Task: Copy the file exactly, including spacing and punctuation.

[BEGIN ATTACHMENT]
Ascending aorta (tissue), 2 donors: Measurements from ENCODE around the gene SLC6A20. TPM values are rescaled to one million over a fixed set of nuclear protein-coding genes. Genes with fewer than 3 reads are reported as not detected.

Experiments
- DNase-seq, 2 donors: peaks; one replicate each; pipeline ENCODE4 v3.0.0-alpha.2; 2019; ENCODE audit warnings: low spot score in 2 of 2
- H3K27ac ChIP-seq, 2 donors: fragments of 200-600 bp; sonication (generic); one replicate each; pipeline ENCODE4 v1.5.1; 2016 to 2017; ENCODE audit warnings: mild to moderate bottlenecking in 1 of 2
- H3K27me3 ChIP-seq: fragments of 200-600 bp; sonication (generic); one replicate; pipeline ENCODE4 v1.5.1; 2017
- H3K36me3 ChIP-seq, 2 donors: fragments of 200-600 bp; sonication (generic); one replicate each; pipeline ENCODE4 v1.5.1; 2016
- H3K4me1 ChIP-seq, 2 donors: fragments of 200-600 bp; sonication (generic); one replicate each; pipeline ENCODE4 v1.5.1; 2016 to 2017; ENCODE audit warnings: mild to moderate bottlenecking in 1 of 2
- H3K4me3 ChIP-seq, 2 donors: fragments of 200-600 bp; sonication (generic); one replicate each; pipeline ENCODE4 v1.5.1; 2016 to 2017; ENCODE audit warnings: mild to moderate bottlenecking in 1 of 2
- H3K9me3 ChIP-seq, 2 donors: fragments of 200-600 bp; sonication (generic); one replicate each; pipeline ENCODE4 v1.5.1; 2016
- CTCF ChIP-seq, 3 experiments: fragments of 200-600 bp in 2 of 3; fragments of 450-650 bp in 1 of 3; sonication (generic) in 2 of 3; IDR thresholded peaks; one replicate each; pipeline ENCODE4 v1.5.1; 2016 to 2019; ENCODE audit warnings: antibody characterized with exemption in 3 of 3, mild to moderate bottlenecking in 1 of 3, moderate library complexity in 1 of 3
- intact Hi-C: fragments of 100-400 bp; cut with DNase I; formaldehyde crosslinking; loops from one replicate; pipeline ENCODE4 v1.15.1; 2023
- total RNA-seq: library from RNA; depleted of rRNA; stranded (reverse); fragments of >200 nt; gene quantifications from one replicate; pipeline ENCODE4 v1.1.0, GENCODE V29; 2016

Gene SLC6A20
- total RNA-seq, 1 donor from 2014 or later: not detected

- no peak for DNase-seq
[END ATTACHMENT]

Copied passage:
Ascending aorta (tissue), 2 donors: Measurements from ENCODE around the gene SLC6A20. TPM values are rescaled to one million over a fixed set of nuclear protein-coding genes. Genes with fewer than 3 reads are reported as not detected.

Experiments
- DNase-seq, 2 donors: peaks; one replicate each; pipeline ENCODE4 v3.0.0-alpha.2; 2019; ENCODE audit warnings: low spot score in 2 of 2
- H3K27ac ChIP-seq, 2 donors: fragments of 200-600 bp; sonication (generic); one replicate each; pipeline ENCODE4 v1.5.1; 2016 to 2017; ENCODE audit warnings: mild to moderate bottlenecking in 1 of 2
- H3K27me3 ChIP-seq: fragments of 200-600 bp; sonication (generic); one replicate; pipeline ENCODE4 v1.5.1; 2017
- H3K36me3 ChIP-seq, 2 donors: fragments of 200-600 bp; sonication (generic); one replicate each; pipeline ENCODE4 v1.5.1; 2016
- H3K4me1 ChIP-seq, 2 donors: fragments of 200-600 bp; sonication (generic); one replicate each; pipeline ENCODE4 v1.5.1; 2016 to 2017; ENCODE audit warnings: mild to moderate bottlenecking in 1 of 2
- H3K4me3 ChIP-seq, 2 donors: fragments of 200-600 bp; sonication (generic); one replicate each; pipeline ENCODE4 v1.5.1; 2016 to 2017; ENCODE audit warnings: mild to moderate bottlenecking in 1 of 2
- H3K9me3 ChIP-seq, 2 donors: fragments of 200-600 bp; sonication (generic); one replicate each; pipeline ENCODE4 v1.5.1; 2016
- CTCF ChIP-seq, 3 experiments: fragments of 200-600 bp in 2 of 3; fragments of 450-650 bp in 1 of 3; sonication (generic) in 2 of 3; IDR thresholded peaks; one replicate each; pipeline ENCODE4 v1.5.1; 2016 to 2019; ENCODE audit warnings: antibody characterized with exemption in 3 of 3, mild to moderate bottlenecking in 1 of 3, moderate library complexity in 1 of 3
- intact Hi-C: fragments of 100-400 bp; cut with DNase I; formaldehyde crosslinking; loops from one replicate; pipeline ENCODE4 v1.15.1; 2023
- total RNA-seq: library from RNA; depleted of rRNA; stranded (reverse); fragments of >200 nt; gene quantifications from one replicate; pipeline ENCODE4 v1.1.0, GENCODE V29; 2016

Gene SLC6A20
- total RNA-seq, 1 donor from 2014 or later: not detected

- no peak for DNase-seq